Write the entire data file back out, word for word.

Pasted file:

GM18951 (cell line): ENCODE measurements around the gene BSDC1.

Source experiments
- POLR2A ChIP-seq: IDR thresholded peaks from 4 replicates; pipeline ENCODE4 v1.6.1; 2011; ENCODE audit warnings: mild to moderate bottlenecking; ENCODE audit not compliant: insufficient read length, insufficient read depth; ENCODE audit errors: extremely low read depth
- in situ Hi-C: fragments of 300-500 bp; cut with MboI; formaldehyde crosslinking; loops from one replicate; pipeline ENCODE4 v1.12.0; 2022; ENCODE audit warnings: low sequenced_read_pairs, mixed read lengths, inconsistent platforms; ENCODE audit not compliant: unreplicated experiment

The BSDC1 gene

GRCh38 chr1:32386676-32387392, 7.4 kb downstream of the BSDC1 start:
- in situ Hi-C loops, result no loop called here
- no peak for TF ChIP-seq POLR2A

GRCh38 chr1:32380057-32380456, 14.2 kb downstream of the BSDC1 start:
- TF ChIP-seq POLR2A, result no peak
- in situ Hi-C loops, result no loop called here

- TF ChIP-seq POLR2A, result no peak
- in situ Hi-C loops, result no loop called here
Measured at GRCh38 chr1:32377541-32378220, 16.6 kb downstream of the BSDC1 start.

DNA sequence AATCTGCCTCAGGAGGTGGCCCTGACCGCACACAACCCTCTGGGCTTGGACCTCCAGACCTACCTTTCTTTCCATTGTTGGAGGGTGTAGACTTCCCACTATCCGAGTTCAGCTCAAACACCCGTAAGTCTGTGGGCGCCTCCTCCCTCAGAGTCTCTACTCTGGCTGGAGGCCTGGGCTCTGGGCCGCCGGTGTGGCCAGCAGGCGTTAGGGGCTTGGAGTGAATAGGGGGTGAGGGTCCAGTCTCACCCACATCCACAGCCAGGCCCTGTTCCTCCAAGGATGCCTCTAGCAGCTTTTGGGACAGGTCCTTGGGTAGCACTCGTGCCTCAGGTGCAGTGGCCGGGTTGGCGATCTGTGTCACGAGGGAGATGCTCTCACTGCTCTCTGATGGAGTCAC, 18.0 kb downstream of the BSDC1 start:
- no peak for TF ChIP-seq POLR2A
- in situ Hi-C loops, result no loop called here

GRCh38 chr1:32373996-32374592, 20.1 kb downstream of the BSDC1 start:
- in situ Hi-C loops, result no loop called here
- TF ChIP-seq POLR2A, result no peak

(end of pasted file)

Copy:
GM18951 (cell line): ENCODE measurements around the gene BSDC1.

Source experiments
- POLR2A ChIP-seq: IDR thresholded peaks from 4 replicates; pipeline ENCODE4 v1.6.1; 2011; ENCODE audit warnings: mild to moderate bottlenecking; ENCODE audit not compliant: insufficient read length, insufficient read depth; ENCODE audit errors: extremely low read depth
- in situ Hi-C: fragments of 300-500 bp; cut with MboI; formaldehyde crosslinking; loops from one replicate; pipeline ENCODE4 v1.12.0; 2022; ENCODE audit warnings: low sequenced_read_pairs, mixed read lengths, inconsistent platforms; ENCODE audit not compliant: unreplicated experiment

The BSDC1 gene

GRCh38 chr1:32386676-32387392, 7.4 kb downstream of the BSDC1 start:
- in situ Hi-C loops, result no loop called here
- no peak for TF ChIP-seq POLR2A

GRCh38 chr1:32380057-32380456, 14.2 kb downstream of the BSDC1 start:
- TF ChIP-seq POLR2A, result no peak
- in situ Hi-C loops, result no loop called here

- TF ChIP-seq POLR2A, result no peak
- in situ Hi-C loops, result no loop called here
Measured at GRCh38 chr1:32377541-32378220, 16.6 kb downstream of the BSDC1 start.

DNA sequence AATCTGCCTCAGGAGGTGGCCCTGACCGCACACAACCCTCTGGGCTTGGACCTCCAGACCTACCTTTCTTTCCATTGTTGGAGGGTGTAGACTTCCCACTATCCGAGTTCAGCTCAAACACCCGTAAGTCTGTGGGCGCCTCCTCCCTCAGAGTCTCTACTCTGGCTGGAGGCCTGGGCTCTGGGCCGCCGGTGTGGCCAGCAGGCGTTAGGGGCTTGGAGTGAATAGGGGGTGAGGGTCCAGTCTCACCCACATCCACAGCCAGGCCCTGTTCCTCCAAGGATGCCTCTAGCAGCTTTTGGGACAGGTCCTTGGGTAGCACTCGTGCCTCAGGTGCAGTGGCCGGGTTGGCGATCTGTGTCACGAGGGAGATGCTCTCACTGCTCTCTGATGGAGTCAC, 18.0 kb downstream of the BSDC1 start:
- no peak for TF ChIP-seq POLR2A
- in situ Hi-C loops, result no loop called here

GRCh38 chr1:32373996-32374592, 20.1 kb downstream of the BSDC1 start:
- in situ Hi-C loops, result no loop called here
- TF ChIP-seq POLR2A, result no peak